5 Things that Stunt our Potential for Greatness

“God makes greatness. He is the greatest artisan of all time, and He creates something that nobody else could possibly create in any way.”

God doesn’t make junk. You’ve probably heard that saying at some point in your life, whether through pop culture, music, or books. It’s common and often said humorously, but it’s absolutely true. And recognizing the fact that God made us – and in His own image no less – is integral to our pursuit of greatness. And that pursuit itself is necessary to our fulfillment in life. We were made to attain greatness, not through fame or money, but through holiness and eventually sainthood.

Anything you do, you can attain greatness in it. You don’t need to be a professional athlete or a rockstar musician or an Oscar-nominated actor. You can have a profound impact on the world by doing everything to the best of your ability. You could be a schoolteacher or a bus driver or a small business owner or a rocket scientist. In God’s eyes, each and every one of us has the same potential for greatness. And we are all capable of getting there.

But it will never be easy. There will be areas in which we struggle. John Morales welcomed Dave Durand onto Morning Air to discuss the 5 things that can stunt and destroy our greatness, and how to avoid them.

  1. Pettiness – If you play stupid games, you will win stupid prizes. But you can’t lose a game that you don’t participate in. Dave suggests rejecting the temptation to be petty in the workplace and in our relationships because it never ends well. Pettiness is a game organized by the vice of pride, and it always ends in making others feel lesser.

Pettiness can refer both to the battles that we create, and also to the battles that we pick. The battles that we create are pointless exercises in ambition and competition that serves nobody’s long-term goals. The battles that we pick might be actual instances of injustice or mistakes, but when choosing between pettiness and magnanimity in those cases, we only have to answer one question: Is this the hill I want to die on?

  1. Ego & Pride – Pettiness is the car that is being driven by the engine of ego and pride. Dave said the greatest way he knows of to get over these vices is to find humility through the sacrament of reconciliation. When we go to confession, we make an examination of conscience and that’s a way of doing a metaphorical deep clean.

We are usually aware of our big sins, but an examination of conscience can allow us to weed out the most engrained vices and grant us a renewed vigor to form resolutions. Reject pride and the desire to coddle our egos.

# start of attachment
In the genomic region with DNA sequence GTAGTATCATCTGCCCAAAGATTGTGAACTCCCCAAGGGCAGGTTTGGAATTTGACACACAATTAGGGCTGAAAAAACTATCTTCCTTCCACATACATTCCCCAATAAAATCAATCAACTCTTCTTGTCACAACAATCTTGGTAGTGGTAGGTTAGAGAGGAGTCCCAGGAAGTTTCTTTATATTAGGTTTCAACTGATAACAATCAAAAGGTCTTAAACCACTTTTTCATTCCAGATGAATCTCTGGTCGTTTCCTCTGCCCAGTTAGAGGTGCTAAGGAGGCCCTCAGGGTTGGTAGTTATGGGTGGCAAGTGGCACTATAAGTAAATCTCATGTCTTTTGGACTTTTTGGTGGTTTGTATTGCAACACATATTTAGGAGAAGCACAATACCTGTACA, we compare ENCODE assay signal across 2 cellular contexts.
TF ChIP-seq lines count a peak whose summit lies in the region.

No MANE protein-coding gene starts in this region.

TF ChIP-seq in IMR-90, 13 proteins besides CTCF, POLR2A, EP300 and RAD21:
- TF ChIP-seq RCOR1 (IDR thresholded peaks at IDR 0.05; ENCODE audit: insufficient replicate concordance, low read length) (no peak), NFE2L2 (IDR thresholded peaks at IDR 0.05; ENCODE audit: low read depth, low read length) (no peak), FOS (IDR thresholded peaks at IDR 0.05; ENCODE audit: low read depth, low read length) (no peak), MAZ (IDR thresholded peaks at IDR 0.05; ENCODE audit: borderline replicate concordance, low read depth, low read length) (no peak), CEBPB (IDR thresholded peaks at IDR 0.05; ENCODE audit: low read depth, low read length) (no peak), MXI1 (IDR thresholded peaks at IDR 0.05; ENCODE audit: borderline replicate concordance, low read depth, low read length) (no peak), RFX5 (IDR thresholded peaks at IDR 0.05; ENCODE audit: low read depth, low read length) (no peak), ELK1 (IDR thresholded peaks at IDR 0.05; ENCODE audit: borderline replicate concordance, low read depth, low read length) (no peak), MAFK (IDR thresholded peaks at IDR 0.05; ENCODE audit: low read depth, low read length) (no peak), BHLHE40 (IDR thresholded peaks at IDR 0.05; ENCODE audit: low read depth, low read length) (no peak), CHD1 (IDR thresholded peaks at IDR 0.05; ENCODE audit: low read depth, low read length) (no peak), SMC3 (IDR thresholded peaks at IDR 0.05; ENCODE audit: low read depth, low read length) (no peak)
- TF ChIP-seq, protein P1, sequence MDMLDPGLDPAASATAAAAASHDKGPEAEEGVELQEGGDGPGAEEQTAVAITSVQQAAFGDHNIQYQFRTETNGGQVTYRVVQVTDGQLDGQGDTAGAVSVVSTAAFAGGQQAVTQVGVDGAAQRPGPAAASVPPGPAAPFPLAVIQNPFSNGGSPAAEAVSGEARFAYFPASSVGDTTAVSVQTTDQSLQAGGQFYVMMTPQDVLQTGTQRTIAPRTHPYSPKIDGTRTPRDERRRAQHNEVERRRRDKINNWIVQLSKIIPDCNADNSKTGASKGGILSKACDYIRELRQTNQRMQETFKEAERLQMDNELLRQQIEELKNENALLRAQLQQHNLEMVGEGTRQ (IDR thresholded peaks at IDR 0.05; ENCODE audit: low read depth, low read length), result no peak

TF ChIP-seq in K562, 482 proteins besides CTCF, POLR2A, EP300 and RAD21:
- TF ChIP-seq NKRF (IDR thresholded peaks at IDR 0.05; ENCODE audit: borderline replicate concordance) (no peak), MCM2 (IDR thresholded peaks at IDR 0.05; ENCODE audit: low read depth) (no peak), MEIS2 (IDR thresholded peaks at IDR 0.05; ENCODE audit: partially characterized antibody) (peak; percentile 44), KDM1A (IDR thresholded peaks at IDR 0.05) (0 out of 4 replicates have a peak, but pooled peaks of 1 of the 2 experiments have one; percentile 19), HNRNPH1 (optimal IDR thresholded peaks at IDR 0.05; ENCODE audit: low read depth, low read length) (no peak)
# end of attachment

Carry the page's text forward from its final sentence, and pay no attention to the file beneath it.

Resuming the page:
1. Irrelevant Details – Details are a super important part of business, success, and achieving greatness. Irrelevant details are not. Dave said that he sees so many people on a regular basis get caught up in meetings about topics that are simply unproductive and unnecessary. They get bogged down with indecision on matters that do not move the needle.

He gave the example of employees who can’t decide between what time management software or app to use. The one they should use, he said, is the one that gets them out there doing their jobs. This tactic is a form of procrastination: People focus so hard on the most inane details as an excuse for not doing their jobs. It may not be intentional, but it’s real.

  1. ‘Let’s Schedule a Meeting’ Mentality – Just like details, meetings are essential for business operations. However, there’s a very common tendency to want to turn everything into a meeting. Don’t make a phone call, schedule a meeting. Don’t send an email, schedule a meeting. Don’t send a text or walk over to your coworker’s desk, schedule a meeting.

Dave talked about how his company has created what’s known as an interruptive culture. It doesn’t matter whos’ meeting with who or where or when: As long as the door is open, any employee can come in and ask a question to Dave, the CEO, the CFO, the COO, or whoever else is in the room. If Dave instead made the inquiring employee schedule a meeting for next week, then that would push back not only his task, but all of the projects related to his question, and all of the other people waiting on him. That’s operating at a deficit and that’s not how you achieve greatness.

  1. Lack of Flexibility – Dave said the executives at his company stand by the position that one shouldn’t adhere to “policy for policy’s sake”. As with details and meetings, policies are essential to the organization of a company, but very often, stringent policies can be the downfall of a company if there isn’t any room for exceptions.

A policy without exceptions is like a person saying of their faults, “That’s just the way I am. Accept it.” There’s no room for change. It’s an ultimatum: policy or else. Instead, we should be constantly analyzing how we can improve. There are always areas that are lacking. Focus on improving those. That’s how you become excellent. That’s how you become great.

Tune in to Morning Air weekdays at 5am CT

John Hanretty serves as a Digital Media Producer for Relevant Radio®. He is a graduate of the Gupta College of Business at the University of Dallas. Besides being passionate about writing, his hobbies include drawing and digital design. You can read more of his daily articles at relevantradio.com and on the Relevant Radio® app.